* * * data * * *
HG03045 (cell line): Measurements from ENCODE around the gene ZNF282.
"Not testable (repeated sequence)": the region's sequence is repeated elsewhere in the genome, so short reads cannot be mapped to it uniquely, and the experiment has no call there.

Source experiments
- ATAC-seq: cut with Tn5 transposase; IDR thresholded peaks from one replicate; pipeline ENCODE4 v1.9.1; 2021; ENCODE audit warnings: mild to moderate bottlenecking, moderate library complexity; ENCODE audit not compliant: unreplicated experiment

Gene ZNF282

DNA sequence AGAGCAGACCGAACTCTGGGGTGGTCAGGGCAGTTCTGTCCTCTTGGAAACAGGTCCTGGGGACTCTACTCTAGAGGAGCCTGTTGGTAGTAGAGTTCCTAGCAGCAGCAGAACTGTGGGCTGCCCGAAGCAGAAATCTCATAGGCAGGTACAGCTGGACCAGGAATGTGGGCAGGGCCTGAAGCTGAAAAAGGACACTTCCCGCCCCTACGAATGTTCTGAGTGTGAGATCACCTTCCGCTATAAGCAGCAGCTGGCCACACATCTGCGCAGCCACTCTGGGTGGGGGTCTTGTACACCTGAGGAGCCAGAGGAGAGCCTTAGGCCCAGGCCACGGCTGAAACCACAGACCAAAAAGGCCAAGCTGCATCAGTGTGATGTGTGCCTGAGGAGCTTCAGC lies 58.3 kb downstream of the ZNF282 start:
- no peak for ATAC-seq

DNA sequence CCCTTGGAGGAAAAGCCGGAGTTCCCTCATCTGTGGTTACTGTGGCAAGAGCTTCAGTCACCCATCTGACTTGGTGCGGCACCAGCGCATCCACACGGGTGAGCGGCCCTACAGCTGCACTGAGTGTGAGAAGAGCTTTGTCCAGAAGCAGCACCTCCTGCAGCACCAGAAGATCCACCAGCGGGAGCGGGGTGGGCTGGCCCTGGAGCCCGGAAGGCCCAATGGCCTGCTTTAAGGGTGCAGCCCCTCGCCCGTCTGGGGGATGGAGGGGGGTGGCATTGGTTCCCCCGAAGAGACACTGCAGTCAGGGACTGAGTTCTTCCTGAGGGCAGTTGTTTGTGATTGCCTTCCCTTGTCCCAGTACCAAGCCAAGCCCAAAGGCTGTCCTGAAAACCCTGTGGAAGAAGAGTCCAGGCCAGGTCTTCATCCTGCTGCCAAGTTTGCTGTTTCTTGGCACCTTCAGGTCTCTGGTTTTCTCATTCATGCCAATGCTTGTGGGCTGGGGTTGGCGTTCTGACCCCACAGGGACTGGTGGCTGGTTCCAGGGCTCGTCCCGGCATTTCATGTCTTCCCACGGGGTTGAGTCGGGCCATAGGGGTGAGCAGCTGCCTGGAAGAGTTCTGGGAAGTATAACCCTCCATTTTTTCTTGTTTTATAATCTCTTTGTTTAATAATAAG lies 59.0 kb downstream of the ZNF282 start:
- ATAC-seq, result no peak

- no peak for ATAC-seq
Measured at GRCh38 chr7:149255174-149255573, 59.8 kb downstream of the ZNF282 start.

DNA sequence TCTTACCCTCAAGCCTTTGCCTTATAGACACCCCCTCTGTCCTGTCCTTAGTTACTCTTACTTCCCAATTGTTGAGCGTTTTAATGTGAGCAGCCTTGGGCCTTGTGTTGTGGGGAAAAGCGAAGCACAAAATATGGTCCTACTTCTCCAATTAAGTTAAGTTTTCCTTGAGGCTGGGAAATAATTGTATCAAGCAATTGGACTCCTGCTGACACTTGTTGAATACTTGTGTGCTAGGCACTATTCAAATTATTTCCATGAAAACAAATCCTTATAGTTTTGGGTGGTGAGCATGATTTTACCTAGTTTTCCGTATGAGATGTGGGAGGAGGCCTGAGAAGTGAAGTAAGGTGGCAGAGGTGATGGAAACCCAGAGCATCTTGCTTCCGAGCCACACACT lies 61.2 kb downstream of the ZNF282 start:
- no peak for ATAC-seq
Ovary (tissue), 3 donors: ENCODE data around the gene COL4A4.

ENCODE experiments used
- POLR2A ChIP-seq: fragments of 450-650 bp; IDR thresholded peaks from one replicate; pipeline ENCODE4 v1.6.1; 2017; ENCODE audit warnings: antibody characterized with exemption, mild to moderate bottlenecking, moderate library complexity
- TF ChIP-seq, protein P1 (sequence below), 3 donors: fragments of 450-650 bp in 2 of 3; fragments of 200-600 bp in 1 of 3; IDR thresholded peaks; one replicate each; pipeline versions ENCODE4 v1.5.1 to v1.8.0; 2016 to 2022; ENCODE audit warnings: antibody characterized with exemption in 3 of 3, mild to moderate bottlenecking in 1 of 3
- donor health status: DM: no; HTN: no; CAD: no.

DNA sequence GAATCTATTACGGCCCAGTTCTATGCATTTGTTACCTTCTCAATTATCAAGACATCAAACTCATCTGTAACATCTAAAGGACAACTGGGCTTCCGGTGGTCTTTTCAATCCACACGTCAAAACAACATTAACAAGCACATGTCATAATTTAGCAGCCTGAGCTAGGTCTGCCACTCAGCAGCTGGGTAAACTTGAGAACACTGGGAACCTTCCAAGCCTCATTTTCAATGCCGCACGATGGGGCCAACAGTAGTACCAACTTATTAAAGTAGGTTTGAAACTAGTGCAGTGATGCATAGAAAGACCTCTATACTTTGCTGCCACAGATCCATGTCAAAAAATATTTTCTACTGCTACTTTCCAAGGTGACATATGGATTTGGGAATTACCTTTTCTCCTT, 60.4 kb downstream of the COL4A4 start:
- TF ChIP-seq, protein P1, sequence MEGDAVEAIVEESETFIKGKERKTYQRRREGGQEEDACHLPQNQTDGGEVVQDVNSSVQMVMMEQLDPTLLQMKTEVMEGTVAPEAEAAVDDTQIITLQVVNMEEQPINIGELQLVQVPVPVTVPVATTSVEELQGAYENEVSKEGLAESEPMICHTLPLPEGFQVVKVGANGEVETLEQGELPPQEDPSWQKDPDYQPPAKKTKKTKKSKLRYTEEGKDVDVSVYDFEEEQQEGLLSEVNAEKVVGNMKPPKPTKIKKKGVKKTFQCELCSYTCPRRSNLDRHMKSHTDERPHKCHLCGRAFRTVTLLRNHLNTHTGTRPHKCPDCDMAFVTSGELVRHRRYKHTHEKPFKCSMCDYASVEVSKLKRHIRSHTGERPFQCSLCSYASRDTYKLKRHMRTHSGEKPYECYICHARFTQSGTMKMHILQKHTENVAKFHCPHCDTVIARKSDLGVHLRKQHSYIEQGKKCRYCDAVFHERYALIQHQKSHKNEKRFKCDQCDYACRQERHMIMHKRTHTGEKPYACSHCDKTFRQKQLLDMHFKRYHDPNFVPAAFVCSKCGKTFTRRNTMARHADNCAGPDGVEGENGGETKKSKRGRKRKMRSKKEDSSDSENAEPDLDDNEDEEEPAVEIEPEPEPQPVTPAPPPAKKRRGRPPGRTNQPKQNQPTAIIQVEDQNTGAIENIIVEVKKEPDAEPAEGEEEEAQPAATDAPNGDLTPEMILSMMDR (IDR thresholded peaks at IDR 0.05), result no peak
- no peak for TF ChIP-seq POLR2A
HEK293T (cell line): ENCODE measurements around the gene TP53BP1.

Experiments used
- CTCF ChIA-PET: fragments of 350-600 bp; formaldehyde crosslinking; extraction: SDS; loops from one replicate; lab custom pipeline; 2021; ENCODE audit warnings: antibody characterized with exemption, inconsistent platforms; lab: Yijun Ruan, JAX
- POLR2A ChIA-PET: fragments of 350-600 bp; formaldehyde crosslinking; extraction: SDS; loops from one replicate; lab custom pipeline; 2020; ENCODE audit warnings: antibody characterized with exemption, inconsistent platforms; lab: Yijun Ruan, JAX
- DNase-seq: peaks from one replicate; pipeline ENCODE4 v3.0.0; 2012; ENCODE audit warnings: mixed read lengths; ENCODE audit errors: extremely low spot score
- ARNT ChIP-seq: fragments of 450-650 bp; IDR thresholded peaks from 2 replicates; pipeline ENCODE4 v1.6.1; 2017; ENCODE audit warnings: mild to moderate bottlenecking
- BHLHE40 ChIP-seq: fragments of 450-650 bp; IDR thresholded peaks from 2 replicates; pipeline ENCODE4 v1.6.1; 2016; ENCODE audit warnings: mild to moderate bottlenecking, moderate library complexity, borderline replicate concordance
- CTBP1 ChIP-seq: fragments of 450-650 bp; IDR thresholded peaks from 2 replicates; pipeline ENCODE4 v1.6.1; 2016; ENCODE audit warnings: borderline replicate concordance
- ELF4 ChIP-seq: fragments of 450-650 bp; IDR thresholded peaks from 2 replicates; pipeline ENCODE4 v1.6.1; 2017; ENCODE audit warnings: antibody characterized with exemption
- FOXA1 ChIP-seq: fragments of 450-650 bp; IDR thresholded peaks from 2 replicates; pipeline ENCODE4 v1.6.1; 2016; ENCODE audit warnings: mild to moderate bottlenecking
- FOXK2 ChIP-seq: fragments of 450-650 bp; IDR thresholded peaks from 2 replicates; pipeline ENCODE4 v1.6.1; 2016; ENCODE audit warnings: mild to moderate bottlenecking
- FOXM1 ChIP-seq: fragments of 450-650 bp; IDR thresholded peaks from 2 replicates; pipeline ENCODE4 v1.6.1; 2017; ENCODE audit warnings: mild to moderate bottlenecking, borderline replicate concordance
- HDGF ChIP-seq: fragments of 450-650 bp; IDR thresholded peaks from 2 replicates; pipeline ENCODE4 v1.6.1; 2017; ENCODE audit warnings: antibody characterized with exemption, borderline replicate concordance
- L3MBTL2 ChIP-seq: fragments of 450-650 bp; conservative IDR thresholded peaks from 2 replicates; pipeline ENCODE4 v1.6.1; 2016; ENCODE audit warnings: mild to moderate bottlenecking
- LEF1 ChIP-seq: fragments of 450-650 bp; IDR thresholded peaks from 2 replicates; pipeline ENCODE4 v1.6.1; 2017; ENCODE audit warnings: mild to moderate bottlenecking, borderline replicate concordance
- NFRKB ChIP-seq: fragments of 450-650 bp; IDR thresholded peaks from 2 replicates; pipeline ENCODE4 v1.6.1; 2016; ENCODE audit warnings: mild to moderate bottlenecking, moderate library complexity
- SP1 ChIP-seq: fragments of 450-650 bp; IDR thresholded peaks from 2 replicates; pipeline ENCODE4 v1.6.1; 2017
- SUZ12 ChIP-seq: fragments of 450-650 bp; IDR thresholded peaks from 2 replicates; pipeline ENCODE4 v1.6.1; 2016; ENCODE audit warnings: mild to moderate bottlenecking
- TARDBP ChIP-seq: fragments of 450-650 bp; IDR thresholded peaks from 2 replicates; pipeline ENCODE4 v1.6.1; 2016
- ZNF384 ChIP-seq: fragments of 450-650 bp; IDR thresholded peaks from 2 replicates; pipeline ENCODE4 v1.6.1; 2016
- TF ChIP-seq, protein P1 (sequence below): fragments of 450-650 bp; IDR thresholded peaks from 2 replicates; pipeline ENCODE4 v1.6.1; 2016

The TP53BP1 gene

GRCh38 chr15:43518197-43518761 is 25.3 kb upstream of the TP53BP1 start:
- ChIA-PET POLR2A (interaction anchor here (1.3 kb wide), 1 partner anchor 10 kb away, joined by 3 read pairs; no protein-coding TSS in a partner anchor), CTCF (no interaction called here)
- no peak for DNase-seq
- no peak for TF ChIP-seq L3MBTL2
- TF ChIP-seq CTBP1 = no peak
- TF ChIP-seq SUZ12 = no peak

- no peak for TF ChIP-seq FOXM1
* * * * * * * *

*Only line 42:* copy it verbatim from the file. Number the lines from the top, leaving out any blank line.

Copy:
- TF ChIP-seq, protein P1 (sequence below): fragments of 450-650 bp; IDR thresholded peaks from 2 replicates; pipeline ENCODE4 v1.6.1; 2016